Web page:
One of the objectives of attending college is that of improving communication skills. Students pursuing a Bachelor of Arts (B.A.) are generally required to take more foundational English, Literature, History, Social Studies (diverse content), Psychology, or Philosophy in writing or discussion-based courses, to address such an objective, than would be the case if pursuing a Bachelor of Science (B.S.) degree in the same major area of study. So, those of you interested in STEM or fine/performing arts will be obliged to participate in more, or fewer complementary, indoctrination-oriented, liberal arts courses depending upon your degree.
Even in the absence of much of the meaningful information, many sources provide “rankings” of institutions, including complementary rankings with focus on particular majors (e.g., engineering, theology, music, fine arts, etc.). What is missing from all traditional college reviews and college fair presentations are vivid descriptions of the nuances of attendance, style of social interactions, the cross-cultural experiences, the overall pictures of the experience, the sociopolitical leanings and philosophical biases to be anticipated on campus, in classes, and in the surrounding communities.
Some perspectives should be quite obvious when you review a school’s website, noting the name, location/community, size, student profile data, Mission Statement, the About Us statement, the list and nature of campus clubs, and the range of funding sources of complementary scholarships offered. Or, you may observe the manner in which students present themselves on Youtube recordings of their personal spaces and social activities, noting statements about school and life in that setting. Also, see what gets shared on the diversity of alternative social media pages.
Unfortunately, increasingly more new-era, tuition-absorbing classes are being created for marketing purposes. They are self-titillating, pandering to selfie addicts, the #me-too entitled, and are directed at students with narrow knowledge bases, but a deep yearning to say “my opinions also matter”. Look at schools’ catalogs to assure that the range of qualitative courses from which you will be obliged make at least a few selections. Note that the content will reflect the personalities of staff who teach them and the students around you who pursue related majors. You should pursue settings with as much practical, conscionable substance as is possible.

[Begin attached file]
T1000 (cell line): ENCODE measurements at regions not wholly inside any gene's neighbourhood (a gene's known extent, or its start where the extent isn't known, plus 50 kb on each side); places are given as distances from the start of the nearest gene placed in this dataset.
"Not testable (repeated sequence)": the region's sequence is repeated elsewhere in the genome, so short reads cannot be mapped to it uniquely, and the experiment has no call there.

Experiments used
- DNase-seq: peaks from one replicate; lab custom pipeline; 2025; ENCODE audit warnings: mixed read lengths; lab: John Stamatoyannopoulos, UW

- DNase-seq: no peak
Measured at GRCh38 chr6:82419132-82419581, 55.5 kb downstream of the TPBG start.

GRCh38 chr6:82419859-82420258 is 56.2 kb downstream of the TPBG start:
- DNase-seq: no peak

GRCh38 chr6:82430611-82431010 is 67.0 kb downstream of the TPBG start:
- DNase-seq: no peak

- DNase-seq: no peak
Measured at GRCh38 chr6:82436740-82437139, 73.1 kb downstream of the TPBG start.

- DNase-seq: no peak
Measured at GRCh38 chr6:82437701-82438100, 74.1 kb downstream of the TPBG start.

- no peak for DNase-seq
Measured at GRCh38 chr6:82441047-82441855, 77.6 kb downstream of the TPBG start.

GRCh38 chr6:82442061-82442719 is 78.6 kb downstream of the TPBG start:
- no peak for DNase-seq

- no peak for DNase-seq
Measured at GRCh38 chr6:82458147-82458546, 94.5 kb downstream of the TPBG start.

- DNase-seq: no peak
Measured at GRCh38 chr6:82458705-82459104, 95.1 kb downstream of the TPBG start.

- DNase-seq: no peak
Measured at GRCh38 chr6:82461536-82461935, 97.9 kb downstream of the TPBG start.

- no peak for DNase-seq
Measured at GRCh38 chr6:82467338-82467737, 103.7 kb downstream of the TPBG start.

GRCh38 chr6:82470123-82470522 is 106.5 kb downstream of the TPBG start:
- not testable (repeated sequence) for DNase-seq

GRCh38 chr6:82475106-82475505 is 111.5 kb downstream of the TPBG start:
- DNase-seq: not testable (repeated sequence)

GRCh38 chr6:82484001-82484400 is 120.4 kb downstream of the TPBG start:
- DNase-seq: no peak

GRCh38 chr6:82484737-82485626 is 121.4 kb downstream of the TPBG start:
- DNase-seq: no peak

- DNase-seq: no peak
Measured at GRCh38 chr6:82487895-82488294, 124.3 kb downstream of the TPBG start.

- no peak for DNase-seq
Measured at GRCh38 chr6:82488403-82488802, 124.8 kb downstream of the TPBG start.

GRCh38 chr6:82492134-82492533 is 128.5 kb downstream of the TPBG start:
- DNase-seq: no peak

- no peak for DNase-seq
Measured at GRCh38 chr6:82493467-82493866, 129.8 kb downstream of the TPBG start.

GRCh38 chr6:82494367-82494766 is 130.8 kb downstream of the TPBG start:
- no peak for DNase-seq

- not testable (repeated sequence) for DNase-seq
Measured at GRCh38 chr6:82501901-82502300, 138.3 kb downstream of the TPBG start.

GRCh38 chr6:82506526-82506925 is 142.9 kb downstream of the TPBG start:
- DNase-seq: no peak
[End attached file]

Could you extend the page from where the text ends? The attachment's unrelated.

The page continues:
You experience shared living environments, courses, pastimes, frivolous behavior, critical academic and life challenges, personal values and worldviews as you grow in your college experiences, including informal and formal education. You will revel in some experiences. You may find other aspects of college not preferred or even distasteful. However, it is extremely helpful to have a realistic expectation before starting. Most importantly, you want to know if those who you will mostly depend upon, and with whom you will be obliged to interact, your instructors and other support staff are balanced, level-headed, objective, student-sensitive professionals there to help you in any manner reasonably possible versus prideful, arrogant, idiosyncratic, even neurotic, tenured fools and self-aggrandized administrators with whom you will be obliged to suffer as part of your survival. Dig deep, or your rites of academic passage and social indoctrination will be very challenging.
Choose your college environment and obligatory indoctrination wisely. At least be prepared for an occasional disagreeable bump in the road if obliged to trade such for the benefit of scholarship funding. Your success matters.